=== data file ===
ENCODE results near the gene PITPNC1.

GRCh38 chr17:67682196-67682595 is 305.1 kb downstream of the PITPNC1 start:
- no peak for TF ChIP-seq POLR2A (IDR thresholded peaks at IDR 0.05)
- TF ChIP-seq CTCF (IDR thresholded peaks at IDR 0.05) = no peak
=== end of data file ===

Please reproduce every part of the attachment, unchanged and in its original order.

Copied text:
ENCODE results near the gene PITPNC1.

GRCh38 chr17:67682196-67682595 is 305.1 kb downstream of the PITPNC1 start:
- no peak for TF ChIP-seq POLR2A (IDR thresholded peaks at IDR 0.05)
- TF ChIP-seq CTCF (IDR thresholded peaks at IDR 0.05) = no peak